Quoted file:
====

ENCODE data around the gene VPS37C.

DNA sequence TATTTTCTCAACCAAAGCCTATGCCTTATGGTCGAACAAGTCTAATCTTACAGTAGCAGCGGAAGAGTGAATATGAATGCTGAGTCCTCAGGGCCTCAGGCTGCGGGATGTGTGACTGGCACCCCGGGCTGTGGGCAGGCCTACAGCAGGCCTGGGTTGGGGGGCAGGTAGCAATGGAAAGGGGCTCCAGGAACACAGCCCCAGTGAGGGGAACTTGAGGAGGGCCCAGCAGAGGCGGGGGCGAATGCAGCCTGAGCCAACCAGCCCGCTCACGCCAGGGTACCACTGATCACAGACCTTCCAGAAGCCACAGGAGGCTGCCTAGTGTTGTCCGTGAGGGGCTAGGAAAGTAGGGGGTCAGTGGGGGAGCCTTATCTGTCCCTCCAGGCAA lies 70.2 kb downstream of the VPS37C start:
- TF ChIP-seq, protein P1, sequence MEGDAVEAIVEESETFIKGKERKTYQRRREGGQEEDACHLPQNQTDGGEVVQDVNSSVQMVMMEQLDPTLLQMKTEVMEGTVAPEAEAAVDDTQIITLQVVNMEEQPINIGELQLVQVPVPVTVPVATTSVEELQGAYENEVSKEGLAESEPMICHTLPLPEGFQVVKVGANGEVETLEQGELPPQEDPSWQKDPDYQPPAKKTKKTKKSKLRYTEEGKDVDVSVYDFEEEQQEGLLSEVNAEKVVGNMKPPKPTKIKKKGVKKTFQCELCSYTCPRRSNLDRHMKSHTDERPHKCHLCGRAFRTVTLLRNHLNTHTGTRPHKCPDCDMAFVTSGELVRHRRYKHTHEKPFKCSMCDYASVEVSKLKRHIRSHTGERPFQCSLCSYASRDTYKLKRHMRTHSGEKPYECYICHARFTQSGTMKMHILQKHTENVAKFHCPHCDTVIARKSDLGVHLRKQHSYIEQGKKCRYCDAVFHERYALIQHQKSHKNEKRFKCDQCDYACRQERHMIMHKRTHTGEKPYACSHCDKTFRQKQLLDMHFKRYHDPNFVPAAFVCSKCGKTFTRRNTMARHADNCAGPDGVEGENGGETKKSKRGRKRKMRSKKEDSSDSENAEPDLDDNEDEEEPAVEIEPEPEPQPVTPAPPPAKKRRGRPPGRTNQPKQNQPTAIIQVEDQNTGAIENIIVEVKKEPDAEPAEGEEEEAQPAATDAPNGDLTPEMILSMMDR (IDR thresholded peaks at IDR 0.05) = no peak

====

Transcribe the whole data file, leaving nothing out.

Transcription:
ENCODE data around the gene VPS37C.

DNA sequence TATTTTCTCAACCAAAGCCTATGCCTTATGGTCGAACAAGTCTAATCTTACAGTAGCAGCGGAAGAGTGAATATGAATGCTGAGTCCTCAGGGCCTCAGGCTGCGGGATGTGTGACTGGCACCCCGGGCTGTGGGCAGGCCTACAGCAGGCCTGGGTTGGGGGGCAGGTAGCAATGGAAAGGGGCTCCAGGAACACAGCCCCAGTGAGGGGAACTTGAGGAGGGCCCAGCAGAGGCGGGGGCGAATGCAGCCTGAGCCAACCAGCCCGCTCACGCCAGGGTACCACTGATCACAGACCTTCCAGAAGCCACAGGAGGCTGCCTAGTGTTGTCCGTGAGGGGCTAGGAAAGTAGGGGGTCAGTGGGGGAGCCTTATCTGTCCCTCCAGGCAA lies 70.2 kb downstream of the VPS37C start:
- TF ChIP-seq, protein P1, sequence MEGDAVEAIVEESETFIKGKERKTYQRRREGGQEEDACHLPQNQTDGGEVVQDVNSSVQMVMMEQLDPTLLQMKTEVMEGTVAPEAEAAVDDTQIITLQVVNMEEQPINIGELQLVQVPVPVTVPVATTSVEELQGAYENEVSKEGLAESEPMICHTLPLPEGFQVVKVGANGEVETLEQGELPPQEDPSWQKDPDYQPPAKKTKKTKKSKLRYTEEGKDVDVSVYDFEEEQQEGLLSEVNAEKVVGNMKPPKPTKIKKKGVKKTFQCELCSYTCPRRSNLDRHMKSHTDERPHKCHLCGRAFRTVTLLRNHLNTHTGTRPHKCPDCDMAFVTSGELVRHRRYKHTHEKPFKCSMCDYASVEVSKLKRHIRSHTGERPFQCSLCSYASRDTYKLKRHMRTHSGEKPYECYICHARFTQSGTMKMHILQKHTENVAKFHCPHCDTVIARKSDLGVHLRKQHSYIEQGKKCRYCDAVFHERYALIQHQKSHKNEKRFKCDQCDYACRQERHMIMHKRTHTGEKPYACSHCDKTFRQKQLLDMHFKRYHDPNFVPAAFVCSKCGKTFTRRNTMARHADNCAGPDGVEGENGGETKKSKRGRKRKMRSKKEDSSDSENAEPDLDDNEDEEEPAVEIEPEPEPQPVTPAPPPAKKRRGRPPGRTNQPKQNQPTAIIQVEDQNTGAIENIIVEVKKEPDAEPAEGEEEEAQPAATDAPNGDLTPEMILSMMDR (IDR thresholded peaks at IDR 0.05) = no peak